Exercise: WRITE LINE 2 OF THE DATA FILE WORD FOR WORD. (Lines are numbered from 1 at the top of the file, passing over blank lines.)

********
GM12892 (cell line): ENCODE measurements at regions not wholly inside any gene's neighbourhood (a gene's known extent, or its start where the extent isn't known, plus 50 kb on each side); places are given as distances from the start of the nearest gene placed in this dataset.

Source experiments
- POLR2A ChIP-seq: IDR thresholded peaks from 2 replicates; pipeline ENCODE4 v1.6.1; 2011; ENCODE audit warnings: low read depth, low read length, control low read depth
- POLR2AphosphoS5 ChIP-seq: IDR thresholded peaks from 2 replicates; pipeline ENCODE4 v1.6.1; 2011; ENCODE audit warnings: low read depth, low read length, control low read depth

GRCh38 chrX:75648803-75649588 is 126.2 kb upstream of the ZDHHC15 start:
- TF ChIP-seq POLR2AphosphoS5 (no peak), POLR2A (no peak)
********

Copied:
Source experiments